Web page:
In May 2019, the Q44 SBS inched north on Main Street at no more than just 3.6 miles per hour on weekday mornings, and 2.1 miles-per-hour on Saturdays, according to DOT. And between February, 2019 and February, 2020 — one month before the city’s COVID-19 shutdown — the average speed on the entire length of the Q44 SBS never topped 9.1 miles-per-hour. But by May — during the city’s lockdown — bus speeds shot up to 11.7 miles-per-hour, offering a glimpse of what fewer cars on the road means for beleaguered bus riders.

Those bus speeds quickly returned to pre-pandemic crawls by June, as more cars flooded Queens streets, statistics show.

And the busway would help businesses, too, according to data from DOT. According to a 2015 study of shoppers on Main Street, only 17 percent of people arrived by cars, while 27 percent arrived by bus. And even fewer people, just 4 percent, actually parked on the usually congested corridor in front of a storefront.

How people get to Main Street in Flushing to shop. Source: NYCDOT
How people get to Main Street in Flushing to shop. Source: NYCDOT

After DOT hit pause on the busway because of the small group of opponents, Streetsblog reached out to all 25 members of the Main Street busway’s Community Advisory Board, or CAB — which DOT created for each of the five busways to offer feedback, and are made up of local stakeholders, electeds, business improvement districts, and other local business and organizations — and found that only a small percentage are actively opposed.

Only four members reached by Streetsblog are opposed: Council Member Peter Koo, the Flushing BID, Gu Xiang Printing, and the New World Mall. Each claims the busway will hurt local businesses’ bottom lines by preventing shoppers from being able to park nearby.

Supporters include the Straphangers Campaign, Transportation Alternatives, Riders Alliance, Flushing Chamber of Commerce, Flushing Assembly Member Ron Kim and both Flushing State Senators John Liu and Toby Ann Stavisky.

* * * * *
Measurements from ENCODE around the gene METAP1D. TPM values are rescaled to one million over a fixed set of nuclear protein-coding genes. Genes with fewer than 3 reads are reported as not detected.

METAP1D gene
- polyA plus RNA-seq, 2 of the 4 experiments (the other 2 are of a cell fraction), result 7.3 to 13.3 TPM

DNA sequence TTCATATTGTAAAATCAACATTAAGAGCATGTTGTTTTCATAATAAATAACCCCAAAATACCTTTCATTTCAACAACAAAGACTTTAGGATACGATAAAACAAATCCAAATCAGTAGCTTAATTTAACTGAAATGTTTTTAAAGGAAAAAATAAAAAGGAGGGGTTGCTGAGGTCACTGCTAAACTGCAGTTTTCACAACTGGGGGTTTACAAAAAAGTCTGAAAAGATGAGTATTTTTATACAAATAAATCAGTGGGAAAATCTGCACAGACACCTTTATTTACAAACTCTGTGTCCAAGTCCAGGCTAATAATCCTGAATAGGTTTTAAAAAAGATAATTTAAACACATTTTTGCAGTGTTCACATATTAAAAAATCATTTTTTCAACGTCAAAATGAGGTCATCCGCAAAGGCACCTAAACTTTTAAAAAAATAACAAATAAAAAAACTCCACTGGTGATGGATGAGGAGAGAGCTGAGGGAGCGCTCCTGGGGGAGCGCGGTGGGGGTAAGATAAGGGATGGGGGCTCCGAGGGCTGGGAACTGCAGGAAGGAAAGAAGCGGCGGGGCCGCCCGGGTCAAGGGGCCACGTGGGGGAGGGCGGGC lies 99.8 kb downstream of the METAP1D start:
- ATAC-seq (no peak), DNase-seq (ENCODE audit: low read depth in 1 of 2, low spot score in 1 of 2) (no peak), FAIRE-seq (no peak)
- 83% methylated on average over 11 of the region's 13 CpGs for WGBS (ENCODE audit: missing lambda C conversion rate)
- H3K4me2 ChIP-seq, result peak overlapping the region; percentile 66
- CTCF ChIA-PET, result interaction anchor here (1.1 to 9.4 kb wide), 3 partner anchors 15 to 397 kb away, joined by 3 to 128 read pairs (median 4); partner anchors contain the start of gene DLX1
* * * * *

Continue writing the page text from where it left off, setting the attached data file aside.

(A handful of members of the CAB did not respond to requests for comment or said they have no opinion on the busway, including the local community board, Korean Community Services, Chinese Planning Council, MetroPlus Health, the Asian American Federation, and the Flushing Library.)

It’s unclear how seriously involved the advisory board members are: One board member, the Flushing real-estate company F&T Group, said it had no idea it was even named to the board — let alone had any information about the busway.

“As far as we aware, we are not on the CAB Board. Also, none of our team members were approached by the city about the plan,” an F&T rep told Streetsblog last month.

A DOT spokesman said that the real-estate group was invited to be on the board at the behest of the Flushing BID, which opposes the busway. The DOT said it made the same allowance for the Flushing Chamber of Commerce, which supports the busway.

Koo should take a ride on the bus to see for himself how desperately it is needed, and how much his constituents would benefit from faster bus speeds, Assembly Member Kim told Streetsblog.

“We’re trying to invite him to take a bus ride with us, for him to experience what it’s like for working families and immigrants everyday that go in and out of our downtown community,” said Kim. “And hopefully open up his eyes as to why it’s important to do everything we can to help our public transit users and convert people out of driving cars.”

Koo’s office did not respond to a request for comment. Many Flushing insiders believe he does not even live in the district.

Of the five promised busways, only the one on Jay Street in Downtown Brooklyn has begun. Another busway is set to start on 181st Street in Washington Heights this November.